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two particulars—entire trust in Christ for justification, and a sincere and universal love of holiness, with a dependence on the Holy Spirit for its existence, continuance and increase. If, my friend, you have these evidences now, you need not perplex yourself by a multitude of scruples. You may dismiss your doubts. God's word will never deceive any who rely upon its guidance. You may not know the day nor even the year when spiritual life commenced in your soul; and yet, if you now feel its warm pulsations-if you breathe its genuine aspirations-if your heart's treasures are in heaven, and if the cause of God is dearer to you than any other interest-if his people are dearer to you than any other people—if your most constant and supreme desire is to glorify God your Redeemer, whether by living or dying— then may you welcome death. He is no king of terrors to you. You may say, "Come, Lord Jesus, come quickly!"

Perhaps some of you are afraid of the pangs of death. You have heard of the convulsive strugglethe dying groans-the difficult breathing-and the ghastly countenance. Well, it must be confessed, the scene is appalling; but it is soon over, for ever. I am of opinion, however, that often there is the appearance of dreadful suffering where the patient is

unconscious of any very acute pain; and very frequently the departure of the immortal spirit is, at the last, like falling into a gentle sleep. And not unfrequently, while the body is racked with pain, or with what would produce pain in other circumstances, the soul is so supported and comforted by the sweet peace of God poured into it, that the disorders and convulsions of the body are scarcely thought of. And in many instances God takes his people away by a sudden stroke;-they know nothing about it until they awake in heaven. Oh what a transition! Or, if it be necessary to let in the light of glory gradually, God, who knows our constitution, will order all things well.

I would advise you to meditate much on death. Collect and have in memory a number of precious promises for the occasion. Put up many prayers for grace and strength for a dying hour. Beg an interest in the intercessions of your Christian friends. Keep your minds calm, and yield not to perturbing cares. Be found at your post when the summons comes, with your loins girded and lights burning.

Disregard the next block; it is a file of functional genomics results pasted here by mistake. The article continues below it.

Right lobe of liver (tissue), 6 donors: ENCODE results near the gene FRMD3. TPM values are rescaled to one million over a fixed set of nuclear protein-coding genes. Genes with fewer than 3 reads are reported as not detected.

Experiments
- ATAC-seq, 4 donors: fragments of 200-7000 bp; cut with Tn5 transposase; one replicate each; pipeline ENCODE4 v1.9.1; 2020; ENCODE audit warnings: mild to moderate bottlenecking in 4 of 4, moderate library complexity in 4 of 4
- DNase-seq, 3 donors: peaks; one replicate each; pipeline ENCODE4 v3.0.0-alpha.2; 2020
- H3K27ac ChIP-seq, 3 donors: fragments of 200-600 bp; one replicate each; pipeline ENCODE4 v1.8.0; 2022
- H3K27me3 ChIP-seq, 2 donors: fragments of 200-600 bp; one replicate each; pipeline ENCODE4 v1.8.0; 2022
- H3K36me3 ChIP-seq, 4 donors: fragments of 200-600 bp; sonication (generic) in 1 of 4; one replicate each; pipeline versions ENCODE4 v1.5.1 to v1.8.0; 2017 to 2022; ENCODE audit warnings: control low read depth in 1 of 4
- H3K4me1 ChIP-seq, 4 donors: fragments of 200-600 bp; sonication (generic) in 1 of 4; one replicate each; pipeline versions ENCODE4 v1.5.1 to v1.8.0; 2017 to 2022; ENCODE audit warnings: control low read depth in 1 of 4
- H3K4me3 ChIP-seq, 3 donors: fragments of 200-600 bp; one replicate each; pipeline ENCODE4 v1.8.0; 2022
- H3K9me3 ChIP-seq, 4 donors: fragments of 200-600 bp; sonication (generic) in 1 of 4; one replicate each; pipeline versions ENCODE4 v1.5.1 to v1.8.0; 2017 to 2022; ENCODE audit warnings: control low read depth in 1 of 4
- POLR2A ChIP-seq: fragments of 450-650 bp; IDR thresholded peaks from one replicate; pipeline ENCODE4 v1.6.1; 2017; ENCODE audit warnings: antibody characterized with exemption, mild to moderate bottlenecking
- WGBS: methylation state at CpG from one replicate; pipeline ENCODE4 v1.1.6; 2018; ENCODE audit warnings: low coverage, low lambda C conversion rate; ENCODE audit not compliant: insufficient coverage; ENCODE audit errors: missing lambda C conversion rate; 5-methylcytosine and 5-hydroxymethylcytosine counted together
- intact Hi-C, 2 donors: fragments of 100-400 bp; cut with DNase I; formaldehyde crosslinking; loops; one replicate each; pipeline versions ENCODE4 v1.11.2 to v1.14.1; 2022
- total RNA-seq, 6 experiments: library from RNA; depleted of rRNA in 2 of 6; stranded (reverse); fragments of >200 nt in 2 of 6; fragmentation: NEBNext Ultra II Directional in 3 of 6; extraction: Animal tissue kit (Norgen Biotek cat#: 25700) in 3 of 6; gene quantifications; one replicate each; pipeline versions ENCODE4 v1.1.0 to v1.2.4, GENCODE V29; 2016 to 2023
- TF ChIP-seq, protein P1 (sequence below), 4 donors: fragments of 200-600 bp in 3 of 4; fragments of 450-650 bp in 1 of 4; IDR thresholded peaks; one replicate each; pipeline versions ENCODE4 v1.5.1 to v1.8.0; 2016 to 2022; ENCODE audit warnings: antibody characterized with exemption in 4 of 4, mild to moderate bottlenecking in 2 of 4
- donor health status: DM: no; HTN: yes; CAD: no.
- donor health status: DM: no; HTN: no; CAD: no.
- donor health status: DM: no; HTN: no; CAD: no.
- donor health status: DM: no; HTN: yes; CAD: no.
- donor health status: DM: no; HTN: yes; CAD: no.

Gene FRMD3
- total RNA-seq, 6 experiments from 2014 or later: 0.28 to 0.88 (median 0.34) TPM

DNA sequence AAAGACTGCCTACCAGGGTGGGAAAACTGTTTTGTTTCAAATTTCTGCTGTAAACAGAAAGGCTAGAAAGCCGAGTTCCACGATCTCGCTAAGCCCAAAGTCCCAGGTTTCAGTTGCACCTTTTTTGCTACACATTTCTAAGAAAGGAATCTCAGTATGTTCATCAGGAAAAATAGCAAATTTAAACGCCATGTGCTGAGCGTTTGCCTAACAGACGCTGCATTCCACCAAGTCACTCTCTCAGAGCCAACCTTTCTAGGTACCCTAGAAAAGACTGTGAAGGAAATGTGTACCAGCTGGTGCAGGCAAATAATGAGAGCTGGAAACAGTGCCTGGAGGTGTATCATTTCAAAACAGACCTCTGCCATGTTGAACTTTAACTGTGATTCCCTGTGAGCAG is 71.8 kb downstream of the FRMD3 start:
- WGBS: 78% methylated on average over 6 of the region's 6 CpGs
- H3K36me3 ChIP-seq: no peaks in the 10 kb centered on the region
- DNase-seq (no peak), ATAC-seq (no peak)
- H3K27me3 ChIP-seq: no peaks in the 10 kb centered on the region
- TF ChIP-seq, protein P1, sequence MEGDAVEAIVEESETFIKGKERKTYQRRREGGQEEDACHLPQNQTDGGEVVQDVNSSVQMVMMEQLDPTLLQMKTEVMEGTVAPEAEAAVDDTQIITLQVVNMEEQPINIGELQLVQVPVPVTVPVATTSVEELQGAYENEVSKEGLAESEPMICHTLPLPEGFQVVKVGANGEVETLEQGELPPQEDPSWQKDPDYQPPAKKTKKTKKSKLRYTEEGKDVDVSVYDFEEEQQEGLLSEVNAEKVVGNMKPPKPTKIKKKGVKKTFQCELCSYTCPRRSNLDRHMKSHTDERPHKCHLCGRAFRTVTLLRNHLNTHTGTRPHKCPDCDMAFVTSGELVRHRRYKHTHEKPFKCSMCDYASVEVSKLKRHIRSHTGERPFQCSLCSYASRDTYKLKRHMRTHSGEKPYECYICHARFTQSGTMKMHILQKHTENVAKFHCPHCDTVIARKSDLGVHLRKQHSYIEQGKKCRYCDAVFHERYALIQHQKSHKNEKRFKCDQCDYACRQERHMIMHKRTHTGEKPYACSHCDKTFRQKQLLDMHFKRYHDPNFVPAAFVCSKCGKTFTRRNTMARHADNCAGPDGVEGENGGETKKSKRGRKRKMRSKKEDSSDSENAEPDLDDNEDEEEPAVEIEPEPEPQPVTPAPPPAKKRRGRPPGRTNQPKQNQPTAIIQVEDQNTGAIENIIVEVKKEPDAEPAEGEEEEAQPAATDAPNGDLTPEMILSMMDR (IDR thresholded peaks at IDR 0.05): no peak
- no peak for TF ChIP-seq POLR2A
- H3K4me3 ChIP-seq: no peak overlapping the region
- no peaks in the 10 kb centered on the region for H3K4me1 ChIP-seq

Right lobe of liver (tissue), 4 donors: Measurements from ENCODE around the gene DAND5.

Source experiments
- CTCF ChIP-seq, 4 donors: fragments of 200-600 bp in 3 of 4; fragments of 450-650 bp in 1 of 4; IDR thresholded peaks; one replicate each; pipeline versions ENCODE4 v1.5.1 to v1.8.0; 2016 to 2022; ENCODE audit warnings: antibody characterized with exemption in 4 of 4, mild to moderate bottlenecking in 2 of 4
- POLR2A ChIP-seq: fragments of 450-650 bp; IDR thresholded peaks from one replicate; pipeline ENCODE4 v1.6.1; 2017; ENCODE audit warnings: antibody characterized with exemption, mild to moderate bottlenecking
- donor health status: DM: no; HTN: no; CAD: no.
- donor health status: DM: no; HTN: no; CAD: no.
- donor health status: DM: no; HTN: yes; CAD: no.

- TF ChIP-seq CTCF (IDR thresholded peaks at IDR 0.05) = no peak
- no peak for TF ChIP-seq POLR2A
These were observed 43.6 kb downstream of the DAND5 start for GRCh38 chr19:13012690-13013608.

Our Beloved have Departed.

FROM THE GERMAN OF J. LANGE.

OUR beloved have departed,
While we tarry broken-hearted
In the dreary, empty house;
They have ended life's brief story,
They have reached the home of glory,

Over death victorious!

Hush that sobbing, weep more lightly;
On we travel, daily, nightly,

To the rest that they have found:
Are we not upon the river,
Sailing fast, to meet for ever

On more holy, happy ground?

On we haste, to home invited,
There with friends to be united

In a surer bond than here;
Meeting soon, and met for ever!—
Glorious hope, forsake us never,
For thy glimmering light is dear.

Ah! the way is shining clearer,

As we journey ever nearer

To the everlasting home.

Comrades, who await our landing,

Friends, who round the throne are standing, We salute you, and we come.

Confidence in God.

PAUL GERHARDT.

BITTER anguish have I borne,
Keen regret my heart hath torn,
Sorrow dimmed my weeping eyes,
Satan blinded me with lies;

Yet at last am I set free;
Help, protection, love to me
Once more true companions be.

Ne'er was left a helpless prey,
Ne'er with shame was turned away,
He who gave himself to God,

And on him had cast his load.

Who in God his hope hath placed
Shall not life in pain outwaste;
Fullest joy he yet shall taste.

Though to-day may not fulfil
All thy hopes, have patience still;
For perchance to-morrow's sun
Sees thy happier days begun.

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